Because the welfare law expands subsidies for purchasing health insurance, a 64-year-old earning $58,000 would see his or her monthly payments drop from $1,075 to $412 under current law, according to the Congressional Budget Office.
One of the most controversial provisions of the bill is the $86 billion. The $8.5 million for the creation of bankrupt community pensions. It involves a taxpayer bailout for some 185 union pension plans that are so close to collapse that without a bailout, more than a million truck drivers, retailers, construction workers and other retirees could be forced to give up their retirement income.
The legislation gives the most vulnerable schemes enough money to pay hundreds of thousands of pensioners their full pensions over the next 30 years.
A training vessel contracted by ExxonMobil off the coast of Guyana in 2018. The temptation to produce more as prices rise has not completely disappeared, especially for countries like Guyana that want to produce as much oil as possible while it is still valuable. linked to credit Christopher Gregory for The New York Times.
Although they are making more money from higher oil and gasoline prices, industry leaders promised at a recent energy conference that they would not significantly increase production. They also promised to reduce debt and distribute more profits to shareholders in the form of dividends.
I think the worst thing that can happen now is that U.S. manufacturers start flying out again, said Ryan Lance, president and CEO of ConocoPhillips, speaking at IHS CERAweek.
Scott Sheffield, chief executive officer of Pioneer Natural Resources, a major producer in Texas, predicted that U.S. production will stagnate at 11 million barrels a day this year, up from 12.8 million barrels just before the pandemic assumed threatening proportions.
Even the Organization of Petroleum Exporting Countries and associated producers like Russia surprised many analysts this month by not putting several million barrels of oil on the market, reports Clifford Krauss of the New York Times. Thirteen OPEC members and nine partners are pumping about 780,000 barrels of oil a day less than at the beginning of the year, even though prices have risen 30% in recent months.
Chevron said this week that it will spend $14 billion to $16 billion annually through 2025 on capital projects and exploration. That’s several billion dollars less than the company spent in the years leading up to the pandemic, when it focused on producing the cheapest barrels.
So far, they’re not biting, says Raul LeBlanc, vice president of IHS Markit, a research and consulting firm. But he added that US officials’ investment decisions could change if oil prices rise much higher. It is too early to say that this discipline will continue.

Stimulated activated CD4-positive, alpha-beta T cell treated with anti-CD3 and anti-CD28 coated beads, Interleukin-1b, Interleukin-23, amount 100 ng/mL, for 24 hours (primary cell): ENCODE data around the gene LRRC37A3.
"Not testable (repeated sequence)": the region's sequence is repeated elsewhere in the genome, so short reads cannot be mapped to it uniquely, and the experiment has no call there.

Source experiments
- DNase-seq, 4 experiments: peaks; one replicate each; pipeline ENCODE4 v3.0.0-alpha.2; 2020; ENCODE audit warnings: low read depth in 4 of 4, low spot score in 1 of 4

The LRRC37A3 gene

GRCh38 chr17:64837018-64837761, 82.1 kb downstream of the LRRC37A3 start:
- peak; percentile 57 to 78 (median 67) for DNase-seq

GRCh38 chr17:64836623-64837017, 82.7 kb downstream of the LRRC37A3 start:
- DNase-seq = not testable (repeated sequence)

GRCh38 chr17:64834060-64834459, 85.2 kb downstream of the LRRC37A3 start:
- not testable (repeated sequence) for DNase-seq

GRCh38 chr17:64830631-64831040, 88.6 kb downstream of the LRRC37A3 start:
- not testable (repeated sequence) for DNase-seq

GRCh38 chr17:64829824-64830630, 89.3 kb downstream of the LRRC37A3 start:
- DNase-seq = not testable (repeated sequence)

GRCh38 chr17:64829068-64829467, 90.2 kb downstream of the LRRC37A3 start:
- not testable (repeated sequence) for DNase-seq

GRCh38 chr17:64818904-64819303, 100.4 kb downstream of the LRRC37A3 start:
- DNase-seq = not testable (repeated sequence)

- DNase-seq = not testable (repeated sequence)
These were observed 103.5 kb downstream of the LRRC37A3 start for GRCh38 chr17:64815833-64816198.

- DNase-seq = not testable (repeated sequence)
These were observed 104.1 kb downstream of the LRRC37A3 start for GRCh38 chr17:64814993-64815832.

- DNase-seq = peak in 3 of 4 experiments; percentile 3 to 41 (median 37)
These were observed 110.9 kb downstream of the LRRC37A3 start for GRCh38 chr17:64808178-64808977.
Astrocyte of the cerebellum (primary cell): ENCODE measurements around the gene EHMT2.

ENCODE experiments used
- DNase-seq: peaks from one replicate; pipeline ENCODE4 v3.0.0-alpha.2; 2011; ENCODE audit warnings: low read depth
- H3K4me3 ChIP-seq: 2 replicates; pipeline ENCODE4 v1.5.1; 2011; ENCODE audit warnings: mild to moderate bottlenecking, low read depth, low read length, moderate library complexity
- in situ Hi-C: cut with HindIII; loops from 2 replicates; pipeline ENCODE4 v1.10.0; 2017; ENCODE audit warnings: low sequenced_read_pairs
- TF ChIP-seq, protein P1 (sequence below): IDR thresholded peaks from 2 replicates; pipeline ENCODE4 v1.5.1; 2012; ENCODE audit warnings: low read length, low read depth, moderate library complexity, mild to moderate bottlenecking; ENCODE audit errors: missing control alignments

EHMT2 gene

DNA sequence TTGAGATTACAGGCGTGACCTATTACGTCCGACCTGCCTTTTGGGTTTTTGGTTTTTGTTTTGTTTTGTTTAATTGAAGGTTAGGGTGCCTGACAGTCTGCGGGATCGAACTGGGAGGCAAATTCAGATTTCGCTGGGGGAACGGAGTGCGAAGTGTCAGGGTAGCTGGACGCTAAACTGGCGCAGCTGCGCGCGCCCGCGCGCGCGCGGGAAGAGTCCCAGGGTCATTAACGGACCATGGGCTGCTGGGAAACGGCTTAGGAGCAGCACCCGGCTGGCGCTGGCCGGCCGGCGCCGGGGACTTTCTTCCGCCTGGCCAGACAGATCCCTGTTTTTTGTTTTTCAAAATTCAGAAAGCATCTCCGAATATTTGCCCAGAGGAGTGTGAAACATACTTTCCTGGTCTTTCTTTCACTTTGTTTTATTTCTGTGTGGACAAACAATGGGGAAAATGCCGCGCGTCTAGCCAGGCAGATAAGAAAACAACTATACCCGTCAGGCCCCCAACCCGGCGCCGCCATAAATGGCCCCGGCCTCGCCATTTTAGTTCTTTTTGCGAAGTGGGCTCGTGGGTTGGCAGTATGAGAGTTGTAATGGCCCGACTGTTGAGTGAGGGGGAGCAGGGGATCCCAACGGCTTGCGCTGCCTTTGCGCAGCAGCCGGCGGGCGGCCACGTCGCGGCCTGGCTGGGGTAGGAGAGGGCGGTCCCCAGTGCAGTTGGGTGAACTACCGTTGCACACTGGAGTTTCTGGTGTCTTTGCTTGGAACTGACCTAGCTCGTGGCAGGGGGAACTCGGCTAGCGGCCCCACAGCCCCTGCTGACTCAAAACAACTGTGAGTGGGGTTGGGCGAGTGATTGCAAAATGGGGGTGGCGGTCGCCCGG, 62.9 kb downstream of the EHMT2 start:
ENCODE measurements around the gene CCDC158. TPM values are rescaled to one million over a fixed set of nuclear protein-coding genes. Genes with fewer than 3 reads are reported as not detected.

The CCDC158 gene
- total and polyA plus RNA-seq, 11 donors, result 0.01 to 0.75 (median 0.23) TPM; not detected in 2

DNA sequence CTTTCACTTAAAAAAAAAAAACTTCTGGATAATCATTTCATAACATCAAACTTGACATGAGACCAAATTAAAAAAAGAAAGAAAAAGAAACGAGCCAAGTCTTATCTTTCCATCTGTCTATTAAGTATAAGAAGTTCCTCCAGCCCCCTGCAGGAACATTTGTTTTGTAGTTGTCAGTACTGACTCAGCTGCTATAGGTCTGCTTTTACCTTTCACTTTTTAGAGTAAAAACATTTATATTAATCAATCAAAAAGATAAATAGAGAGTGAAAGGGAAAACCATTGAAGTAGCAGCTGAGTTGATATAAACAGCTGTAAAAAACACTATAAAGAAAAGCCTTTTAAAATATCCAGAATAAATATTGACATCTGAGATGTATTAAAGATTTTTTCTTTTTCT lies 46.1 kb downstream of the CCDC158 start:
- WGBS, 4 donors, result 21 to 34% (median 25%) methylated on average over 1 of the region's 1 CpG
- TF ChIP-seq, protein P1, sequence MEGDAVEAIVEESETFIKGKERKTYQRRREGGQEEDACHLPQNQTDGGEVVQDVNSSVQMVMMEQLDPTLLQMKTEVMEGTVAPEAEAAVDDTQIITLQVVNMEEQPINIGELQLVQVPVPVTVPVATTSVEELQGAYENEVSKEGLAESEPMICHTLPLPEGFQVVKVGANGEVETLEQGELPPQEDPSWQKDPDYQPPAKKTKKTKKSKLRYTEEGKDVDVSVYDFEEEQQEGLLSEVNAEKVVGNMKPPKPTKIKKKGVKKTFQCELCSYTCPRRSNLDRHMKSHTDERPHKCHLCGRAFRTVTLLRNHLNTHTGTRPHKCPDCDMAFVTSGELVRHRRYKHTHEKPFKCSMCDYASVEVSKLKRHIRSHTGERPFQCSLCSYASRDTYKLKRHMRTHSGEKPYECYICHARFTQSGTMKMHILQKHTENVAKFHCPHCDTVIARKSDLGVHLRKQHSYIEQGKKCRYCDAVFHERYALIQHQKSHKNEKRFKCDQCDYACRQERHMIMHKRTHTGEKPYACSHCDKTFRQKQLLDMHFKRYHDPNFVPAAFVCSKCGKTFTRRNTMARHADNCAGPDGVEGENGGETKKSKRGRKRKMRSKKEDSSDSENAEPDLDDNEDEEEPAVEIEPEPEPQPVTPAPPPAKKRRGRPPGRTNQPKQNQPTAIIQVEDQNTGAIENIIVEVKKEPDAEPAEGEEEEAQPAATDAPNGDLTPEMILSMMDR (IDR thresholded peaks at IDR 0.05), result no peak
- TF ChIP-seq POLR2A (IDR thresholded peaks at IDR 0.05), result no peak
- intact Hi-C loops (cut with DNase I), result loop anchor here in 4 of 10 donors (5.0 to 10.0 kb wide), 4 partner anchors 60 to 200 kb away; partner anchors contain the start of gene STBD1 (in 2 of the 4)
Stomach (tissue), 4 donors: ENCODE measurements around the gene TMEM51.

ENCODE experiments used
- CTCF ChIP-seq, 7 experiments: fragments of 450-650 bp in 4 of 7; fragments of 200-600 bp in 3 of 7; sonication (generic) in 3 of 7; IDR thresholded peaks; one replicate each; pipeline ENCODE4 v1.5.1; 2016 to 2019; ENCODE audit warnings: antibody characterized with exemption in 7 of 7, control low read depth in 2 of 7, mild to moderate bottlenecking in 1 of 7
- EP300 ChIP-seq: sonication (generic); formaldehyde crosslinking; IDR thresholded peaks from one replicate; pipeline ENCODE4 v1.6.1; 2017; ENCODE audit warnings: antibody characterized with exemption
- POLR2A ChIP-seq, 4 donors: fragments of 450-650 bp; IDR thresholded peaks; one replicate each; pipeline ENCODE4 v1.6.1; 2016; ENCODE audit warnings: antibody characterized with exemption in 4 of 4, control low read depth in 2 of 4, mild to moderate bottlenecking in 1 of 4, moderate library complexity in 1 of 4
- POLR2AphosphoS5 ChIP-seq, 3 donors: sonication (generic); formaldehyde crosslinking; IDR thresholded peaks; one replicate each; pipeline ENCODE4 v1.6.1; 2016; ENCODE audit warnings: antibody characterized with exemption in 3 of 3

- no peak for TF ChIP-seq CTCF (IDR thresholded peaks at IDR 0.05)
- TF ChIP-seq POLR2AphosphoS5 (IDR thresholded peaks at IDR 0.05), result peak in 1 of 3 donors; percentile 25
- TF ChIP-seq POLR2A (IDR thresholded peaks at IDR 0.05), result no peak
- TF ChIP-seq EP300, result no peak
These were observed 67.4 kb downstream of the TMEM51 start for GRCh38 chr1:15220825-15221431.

Copper in Southaven, Miss. It seems almost certain that spending will rise in the coming months as vaccinations force Americans to liquidate their savings….. Rory Doyle for the New York Times.
As the Biden administration’s stimulus bill, which would pump nearly $1.9 trillion into American households, made its way through Congress, some politicians and economists began to worry about the bill’s ability to combat a long-lost monster: inflation.
This anxiety reflects the expectation of rapid economic growth as businesses reopen and the pandemic subsides. According to a report by Nelson Schwartz and Jeanne Smialek of the New York Times, millions of people are still unemployed and layoffs remain high. But for workers with permanent jobs, an increase in spending seems almost certain in the coming months, as vaccinations force Americans to hit the road and use the savings they’ve accumulated over the past year.
Countries with healthy economies tend to have small price increases, which allows companies to raise wages and gives the central bank more room to cut interest rates in difficult times.
In the longer term, inflation can be a problem because it erodes the value of many financial assets, including stocks and bonds. It makes everything from milk to bread to gasoline more expensive for consumers so they can’t rebound when wages fall. And once inflation takes root, it will be hard to suppress.
Inflation is expected to pick up in the coming months as prices are set against last year’s weak performance. Analysts polled by Bloomberg expect the consumer price index to rise 2.9 percent year-on-year between April and June, fall to 2.5 percent in the next three months and then decline gradually to an annual rate of 2.2 percent in 2022, according to the median forecast.
But these figures bear no resemblance to the dizzying price increases of the 1970s, and so far there are few signs of an upturn in inflation.